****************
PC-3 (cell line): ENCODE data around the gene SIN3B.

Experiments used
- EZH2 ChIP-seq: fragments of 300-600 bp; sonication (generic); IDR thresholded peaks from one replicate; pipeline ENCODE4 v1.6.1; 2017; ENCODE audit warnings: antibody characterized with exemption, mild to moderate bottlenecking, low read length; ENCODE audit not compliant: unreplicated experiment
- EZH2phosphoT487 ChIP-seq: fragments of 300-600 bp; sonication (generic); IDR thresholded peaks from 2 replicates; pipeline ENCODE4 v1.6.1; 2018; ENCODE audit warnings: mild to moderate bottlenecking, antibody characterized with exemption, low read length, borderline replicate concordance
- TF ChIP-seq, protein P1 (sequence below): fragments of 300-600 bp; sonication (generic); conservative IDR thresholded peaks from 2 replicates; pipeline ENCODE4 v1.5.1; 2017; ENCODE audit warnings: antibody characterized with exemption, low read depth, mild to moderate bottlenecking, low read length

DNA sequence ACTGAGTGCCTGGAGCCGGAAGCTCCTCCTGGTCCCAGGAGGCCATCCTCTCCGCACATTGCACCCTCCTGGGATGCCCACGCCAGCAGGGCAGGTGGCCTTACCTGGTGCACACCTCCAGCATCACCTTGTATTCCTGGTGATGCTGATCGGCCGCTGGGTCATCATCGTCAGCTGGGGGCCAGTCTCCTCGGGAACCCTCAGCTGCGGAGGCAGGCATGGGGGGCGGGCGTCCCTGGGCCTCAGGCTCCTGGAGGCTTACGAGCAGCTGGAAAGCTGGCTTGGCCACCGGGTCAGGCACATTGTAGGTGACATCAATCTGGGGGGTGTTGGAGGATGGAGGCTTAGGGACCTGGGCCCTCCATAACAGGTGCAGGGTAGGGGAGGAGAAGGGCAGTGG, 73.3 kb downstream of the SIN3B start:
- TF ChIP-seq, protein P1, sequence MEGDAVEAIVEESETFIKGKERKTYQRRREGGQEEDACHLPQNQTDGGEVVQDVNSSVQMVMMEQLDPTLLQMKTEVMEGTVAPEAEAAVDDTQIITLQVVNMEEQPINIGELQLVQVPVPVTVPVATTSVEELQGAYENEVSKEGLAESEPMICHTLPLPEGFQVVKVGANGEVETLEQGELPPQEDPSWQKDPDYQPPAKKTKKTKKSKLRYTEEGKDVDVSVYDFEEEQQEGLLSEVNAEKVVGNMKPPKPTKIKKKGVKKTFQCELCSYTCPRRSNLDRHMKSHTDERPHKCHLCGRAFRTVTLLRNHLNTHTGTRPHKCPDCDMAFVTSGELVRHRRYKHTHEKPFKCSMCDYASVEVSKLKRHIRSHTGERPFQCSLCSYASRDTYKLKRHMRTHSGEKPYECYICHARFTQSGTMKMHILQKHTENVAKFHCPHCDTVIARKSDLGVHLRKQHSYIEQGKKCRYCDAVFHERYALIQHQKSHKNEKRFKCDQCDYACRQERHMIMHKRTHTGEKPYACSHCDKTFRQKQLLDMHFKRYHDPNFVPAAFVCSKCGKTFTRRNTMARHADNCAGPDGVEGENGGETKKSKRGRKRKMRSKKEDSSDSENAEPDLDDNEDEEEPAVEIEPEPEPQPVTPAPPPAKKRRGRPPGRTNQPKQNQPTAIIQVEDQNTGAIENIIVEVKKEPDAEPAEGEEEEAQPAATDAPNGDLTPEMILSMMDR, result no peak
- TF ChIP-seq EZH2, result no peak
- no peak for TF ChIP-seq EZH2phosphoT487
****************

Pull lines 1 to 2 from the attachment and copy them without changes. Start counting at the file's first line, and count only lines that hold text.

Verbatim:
PC-3 (cell line): ENCODE data around the gene SIN3B.

Experiments used